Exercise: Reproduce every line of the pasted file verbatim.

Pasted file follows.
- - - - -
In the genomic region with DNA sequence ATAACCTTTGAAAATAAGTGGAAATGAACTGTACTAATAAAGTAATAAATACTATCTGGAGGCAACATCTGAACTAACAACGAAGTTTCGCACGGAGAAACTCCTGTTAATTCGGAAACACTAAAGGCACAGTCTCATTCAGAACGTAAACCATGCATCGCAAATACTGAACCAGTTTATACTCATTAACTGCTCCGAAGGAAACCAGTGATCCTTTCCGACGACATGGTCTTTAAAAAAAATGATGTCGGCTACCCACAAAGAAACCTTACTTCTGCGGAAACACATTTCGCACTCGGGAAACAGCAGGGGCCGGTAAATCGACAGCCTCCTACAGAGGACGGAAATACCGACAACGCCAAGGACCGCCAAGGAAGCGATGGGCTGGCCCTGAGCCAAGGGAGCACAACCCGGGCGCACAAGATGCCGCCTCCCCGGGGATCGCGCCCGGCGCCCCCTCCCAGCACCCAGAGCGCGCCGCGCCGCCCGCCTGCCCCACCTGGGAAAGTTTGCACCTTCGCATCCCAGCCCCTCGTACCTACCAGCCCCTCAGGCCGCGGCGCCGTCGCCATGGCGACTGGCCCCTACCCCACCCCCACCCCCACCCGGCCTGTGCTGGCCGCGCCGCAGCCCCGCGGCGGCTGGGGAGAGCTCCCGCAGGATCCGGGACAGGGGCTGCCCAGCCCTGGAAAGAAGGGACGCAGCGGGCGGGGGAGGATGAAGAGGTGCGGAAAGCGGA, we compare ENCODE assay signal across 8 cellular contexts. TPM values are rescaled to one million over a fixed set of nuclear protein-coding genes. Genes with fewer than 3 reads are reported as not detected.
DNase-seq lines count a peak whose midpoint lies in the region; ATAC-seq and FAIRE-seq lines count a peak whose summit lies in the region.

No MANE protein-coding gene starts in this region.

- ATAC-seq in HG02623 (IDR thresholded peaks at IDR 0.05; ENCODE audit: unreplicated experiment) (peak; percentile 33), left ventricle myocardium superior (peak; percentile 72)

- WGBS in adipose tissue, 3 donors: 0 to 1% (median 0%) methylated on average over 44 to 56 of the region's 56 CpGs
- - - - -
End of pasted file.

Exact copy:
In the genomic region with DNA sequence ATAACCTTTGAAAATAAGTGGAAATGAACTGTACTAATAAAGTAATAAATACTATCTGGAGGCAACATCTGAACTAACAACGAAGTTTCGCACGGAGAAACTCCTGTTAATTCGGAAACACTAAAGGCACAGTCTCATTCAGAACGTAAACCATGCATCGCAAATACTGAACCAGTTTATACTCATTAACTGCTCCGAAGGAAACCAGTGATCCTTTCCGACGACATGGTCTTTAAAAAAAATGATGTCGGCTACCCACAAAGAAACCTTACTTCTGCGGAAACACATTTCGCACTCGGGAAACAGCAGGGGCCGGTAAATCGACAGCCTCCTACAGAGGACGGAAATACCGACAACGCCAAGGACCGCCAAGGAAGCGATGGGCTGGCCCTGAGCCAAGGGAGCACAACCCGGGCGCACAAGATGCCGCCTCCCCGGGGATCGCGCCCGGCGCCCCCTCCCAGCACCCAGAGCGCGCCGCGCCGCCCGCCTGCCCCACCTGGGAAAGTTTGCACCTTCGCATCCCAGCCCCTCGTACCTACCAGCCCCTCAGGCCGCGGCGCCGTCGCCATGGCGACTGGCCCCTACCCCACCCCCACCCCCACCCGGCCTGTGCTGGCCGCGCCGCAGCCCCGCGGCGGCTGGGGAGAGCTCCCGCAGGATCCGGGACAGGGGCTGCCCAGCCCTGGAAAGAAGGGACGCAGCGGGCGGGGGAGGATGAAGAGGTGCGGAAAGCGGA, we compare ENCODE assay signal across 8 cellular contexts. TPM values are rescaled to one million over a fixed set of nuclear protein-coding genes. Genes with fewer than 3 reads are reported as not detected.
DNase-seq lines count a peak whose midpoint lies in the region; ATAC-seq and FAIRE-seq lines count a peak whose summit lies in the region.

No MANE protein-coding gene starts in this region.

- ATAC-seq in HG02623 (IDR thresholded peaks at IDR 0.05; ENCODE audit: unreplicated experiment) (peak; percentile 33), left ventricle myocardium superior (peak; percentile 72)

- WGBS in adipose tissue, 3 donors: 0 to 1% (median 0%) methylated on average over 44 to 56 of the region's 56 CpGs